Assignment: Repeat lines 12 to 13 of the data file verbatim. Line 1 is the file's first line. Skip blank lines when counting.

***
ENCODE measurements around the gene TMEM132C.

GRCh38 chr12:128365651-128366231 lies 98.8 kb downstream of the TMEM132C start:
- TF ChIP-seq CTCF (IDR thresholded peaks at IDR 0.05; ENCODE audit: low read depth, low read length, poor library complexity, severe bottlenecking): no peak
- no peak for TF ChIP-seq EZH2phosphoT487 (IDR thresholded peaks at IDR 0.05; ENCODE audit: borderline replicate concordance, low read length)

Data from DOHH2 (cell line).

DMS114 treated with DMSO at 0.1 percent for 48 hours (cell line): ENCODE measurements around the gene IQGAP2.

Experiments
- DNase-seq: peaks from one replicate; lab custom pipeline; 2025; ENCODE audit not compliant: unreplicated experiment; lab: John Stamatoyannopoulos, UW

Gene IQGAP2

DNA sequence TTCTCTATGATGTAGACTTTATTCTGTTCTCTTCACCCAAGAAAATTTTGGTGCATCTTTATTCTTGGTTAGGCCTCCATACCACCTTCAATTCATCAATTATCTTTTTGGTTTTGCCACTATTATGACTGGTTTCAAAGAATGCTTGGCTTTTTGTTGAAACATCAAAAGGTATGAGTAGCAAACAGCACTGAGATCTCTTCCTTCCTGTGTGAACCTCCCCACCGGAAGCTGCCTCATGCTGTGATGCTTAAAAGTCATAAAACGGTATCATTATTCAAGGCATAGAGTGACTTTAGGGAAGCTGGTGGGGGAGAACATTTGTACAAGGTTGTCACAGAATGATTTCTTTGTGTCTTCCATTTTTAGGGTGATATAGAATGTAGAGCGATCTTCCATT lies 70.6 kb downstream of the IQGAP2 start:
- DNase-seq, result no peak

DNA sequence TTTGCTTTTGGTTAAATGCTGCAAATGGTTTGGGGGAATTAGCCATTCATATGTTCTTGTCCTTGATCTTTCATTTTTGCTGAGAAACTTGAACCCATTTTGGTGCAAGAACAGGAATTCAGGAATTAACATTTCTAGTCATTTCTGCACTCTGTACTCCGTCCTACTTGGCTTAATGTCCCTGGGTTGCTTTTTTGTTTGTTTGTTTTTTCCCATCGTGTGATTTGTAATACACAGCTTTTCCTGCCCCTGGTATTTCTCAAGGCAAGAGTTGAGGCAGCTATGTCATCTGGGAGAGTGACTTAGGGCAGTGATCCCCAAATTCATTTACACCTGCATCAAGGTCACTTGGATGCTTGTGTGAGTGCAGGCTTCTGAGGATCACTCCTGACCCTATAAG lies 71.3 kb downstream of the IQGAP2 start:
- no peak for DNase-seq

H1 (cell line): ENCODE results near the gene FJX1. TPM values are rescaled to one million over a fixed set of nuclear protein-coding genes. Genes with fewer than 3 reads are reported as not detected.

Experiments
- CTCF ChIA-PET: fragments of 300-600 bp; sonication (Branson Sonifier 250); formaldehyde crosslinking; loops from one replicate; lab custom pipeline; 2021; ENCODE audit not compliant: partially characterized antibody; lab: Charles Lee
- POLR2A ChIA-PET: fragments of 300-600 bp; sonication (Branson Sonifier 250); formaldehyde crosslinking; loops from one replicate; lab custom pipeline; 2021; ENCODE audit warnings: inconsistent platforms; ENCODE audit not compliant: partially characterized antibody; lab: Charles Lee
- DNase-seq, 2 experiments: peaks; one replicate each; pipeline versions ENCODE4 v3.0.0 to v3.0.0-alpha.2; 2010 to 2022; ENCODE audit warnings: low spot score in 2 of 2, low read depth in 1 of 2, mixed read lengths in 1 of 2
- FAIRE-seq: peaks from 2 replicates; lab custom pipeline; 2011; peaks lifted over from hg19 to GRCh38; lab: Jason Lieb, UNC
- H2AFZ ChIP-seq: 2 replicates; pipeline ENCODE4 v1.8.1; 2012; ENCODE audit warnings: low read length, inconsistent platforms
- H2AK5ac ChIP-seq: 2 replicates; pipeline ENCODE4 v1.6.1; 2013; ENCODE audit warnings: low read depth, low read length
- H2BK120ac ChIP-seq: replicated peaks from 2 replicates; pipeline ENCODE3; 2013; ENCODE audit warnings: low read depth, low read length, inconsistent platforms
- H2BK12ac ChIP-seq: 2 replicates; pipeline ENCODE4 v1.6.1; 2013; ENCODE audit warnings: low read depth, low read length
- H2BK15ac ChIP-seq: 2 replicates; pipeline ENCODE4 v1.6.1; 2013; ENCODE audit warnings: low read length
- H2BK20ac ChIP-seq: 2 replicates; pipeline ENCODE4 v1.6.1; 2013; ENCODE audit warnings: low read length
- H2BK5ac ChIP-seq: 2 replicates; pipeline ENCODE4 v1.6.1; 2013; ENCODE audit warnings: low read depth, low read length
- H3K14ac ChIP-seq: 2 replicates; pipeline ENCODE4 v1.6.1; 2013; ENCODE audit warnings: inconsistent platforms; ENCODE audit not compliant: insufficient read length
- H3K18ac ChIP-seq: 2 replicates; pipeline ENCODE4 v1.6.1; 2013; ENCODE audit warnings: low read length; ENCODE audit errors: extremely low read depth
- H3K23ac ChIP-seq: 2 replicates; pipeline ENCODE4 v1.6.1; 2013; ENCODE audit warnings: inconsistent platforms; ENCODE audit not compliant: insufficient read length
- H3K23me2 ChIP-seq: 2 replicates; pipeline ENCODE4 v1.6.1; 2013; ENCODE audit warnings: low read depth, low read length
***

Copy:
DNA sequence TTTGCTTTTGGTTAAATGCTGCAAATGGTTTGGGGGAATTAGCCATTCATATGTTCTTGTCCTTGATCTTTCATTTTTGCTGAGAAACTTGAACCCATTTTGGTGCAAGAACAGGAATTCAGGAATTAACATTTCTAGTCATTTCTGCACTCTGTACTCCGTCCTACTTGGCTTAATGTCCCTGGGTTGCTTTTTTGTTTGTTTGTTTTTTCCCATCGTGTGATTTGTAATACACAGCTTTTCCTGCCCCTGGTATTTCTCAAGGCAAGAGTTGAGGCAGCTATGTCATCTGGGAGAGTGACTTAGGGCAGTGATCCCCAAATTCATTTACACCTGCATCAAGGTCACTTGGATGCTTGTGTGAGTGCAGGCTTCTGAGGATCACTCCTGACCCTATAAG lies 71.3 kb downstream of the IQGAP2 start:
- no peak for DNase-seq